by jdm | Thursday, April 2, 2020 - 10:00 AM
A Q&A with Cody Marrs, author of Not Even Past: The Stories We Keep Telling About the Civil War .
What led you to write Not Even Past ?
A lot of it was just living and teaching in the South. The Civil War shades into almost everything here. It’s in the places, the names, the sense of identity. That’s what generated the book: I wanted to connect what I do as a scholar to the everyday world I live in. I wanted to figure out how, why, and when the Civil War became this enduring conflict in American culture. I was curious: Who gets to tell the story of the Civil War, and how does that story change over time? What books have had the biggest impact, and why? I wanted answers, so I read everything I could get my hands on—poems, songs, letters, films, novels, statues, memorials—and then wrote about it.
How has Civil War memory changed over time?
Well, cultural memory never occurs in a vacuum. It’s social and adaptive. So it tends to change as the country changes. For a long time, the...Read More
by may | Tuesday, March 31, 2020 - 8:34 AM
Nearly 50 years ago, The Autism Society declared April Autism Awareness Month - a time when organizations and individuals work together to increase awareness, understanding, and acceptance of people with autism. As medical research continues to work towards understanding the condition, academics too have made great contributions to a deeper understanding of Autism and the experience of those living along the spectrum. Many JHU Press journals - ranging in subject matter from psychology to ethics, publish research and critical thinking that touches on those with autism. Here is a selection of titles, though many more are available (now with free access) on Project Muse.
Narrative Inquiry in Bioethics Volume 2, Number 3, Winter 2012 Symposium: Parenting Children With Autism Spectrum Disorders Through the Transition to Adulthood
Philosophy, Psychiatry, & Psychology Volume 26, Number 3, September 2019 An Anthropological Perspective on Autism
Literature and Medicine Volume 25, Number 1, Spring 2006 Mindblindness: Autism, Writing, and the Problem of Empathy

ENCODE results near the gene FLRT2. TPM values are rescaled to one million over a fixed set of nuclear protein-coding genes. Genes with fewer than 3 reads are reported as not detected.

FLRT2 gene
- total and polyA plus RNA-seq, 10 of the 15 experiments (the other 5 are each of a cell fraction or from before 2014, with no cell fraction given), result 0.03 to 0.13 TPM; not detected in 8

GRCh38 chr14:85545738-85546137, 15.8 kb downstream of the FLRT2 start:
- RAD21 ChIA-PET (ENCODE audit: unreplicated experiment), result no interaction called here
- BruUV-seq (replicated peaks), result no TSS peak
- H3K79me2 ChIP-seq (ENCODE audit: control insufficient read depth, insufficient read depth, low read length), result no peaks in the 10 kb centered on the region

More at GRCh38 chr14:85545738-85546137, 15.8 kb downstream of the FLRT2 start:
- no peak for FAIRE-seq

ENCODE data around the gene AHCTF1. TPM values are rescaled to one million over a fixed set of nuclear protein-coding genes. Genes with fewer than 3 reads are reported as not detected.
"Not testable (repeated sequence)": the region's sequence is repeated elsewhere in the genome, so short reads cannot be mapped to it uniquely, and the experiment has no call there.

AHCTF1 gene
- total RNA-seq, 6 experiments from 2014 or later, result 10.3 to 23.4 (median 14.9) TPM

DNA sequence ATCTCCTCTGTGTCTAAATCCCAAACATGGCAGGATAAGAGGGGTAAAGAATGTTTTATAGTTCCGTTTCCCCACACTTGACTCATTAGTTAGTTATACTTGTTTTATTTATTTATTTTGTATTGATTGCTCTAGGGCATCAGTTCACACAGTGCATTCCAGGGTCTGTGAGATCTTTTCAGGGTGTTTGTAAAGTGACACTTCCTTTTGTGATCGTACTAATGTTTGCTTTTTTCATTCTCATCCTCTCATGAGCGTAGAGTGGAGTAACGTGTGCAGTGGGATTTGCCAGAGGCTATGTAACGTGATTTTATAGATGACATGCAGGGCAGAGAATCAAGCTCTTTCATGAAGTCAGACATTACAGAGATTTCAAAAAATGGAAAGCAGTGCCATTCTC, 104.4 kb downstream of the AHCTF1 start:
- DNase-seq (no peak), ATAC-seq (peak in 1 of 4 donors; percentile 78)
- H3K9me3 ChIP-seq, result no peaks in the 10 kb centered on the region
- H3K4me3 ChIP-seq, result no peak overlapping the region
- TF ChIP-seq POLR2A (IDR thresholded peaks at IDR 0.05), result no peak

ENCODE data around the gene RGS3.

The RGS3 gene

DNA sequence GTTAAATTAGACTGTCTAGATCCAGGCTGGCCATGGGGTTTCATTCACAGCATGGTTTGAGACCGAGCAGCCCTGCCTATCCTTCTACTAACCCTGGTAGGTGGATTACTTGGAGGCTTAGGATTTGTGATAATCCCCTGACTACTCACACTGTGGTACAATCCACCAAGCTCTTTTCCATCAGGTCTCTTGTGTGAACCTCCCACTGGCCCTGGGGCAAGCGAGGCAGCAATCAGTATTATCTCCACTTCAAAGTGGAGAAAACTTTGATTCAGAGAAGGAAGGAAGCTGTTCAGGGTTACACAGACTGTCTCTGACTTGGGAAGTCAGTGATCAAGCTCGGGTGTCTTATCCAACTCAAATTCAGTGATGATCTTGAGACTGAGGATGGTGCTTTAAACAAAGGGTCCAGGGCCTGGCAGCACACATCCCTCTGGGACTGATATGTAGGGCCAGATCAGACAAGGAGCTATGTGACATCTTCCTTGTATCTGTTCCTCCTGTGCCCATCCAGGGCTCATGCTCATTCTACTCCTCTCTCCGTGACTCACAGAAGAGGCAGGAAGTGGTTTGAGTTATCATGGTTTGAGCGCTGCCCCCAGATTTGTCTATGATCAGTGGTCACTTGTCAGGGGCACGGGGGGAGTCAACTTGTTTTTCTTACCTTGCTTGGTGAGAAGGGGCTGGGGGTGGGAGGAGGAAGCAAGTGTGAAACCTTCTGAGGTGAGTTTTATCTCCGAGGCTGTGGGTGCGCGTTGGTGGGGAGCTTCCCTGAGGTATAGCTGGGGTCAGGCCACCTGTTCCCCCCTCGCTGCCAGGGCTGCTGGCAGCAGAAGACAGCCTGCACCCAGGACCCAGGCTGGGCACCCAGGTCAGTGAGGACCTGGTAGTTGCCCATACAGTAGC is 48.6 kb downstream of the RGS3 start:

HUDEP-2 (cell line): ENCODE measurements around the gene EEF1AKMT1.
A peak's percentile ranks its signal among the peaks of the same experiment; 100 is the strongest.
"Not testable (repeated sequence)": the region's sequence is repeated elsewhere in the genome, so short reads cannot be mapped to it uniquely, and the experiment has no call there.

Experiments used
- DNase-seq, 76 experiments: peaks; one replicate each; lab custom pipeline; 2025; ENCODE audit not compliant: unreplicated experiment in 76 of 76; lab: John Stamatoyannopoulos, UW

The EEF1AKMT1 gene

Feminist Formations Volume 30, Issue 1, Spring 2018 The Desire to Recognize the Undesirable: De/Constructing the Autism Epidemic Metaphor...Read More
by may | Monday, March 30, 2020 - 1:31 PM
Last year, JHU Press was honored to acquire the journal Christianity & Literature . Christianity & Literature , published since 1950, is a scholarly journal devoted to the exploration of how literature engages Christian thought, experience, and practice. The first issue published by JHUP is Volume 69, Issue 1 (March 2020), a special issue titled Literature of / about the Christian Right . The journal’s editor, Mark Eaton of Azusa Pacific University, and the special issue’s guest editor, Christopher Douglas of the University of Victoria, took some time to discuss how the topic for the special issue came about, how the issue tackles the theme, and what’s in store for this journal ahead.
How was the topic of "Literature of / about the Christian Right" and Christopher Douglas chosen as guest editor for this special issue?
ME: Since becoming editor of Christianity & Literature in 2015, I along with Associate Editors Matt Smith and Caleb Spencer, have organized two special issues each year, or two out of four issues in each volume. Special issue topics have ranged widely, including The Environmental Imagination, Poetics/Praxis, The Sacramental Text Reconsidered, and Sincerity. We have asked a...Read More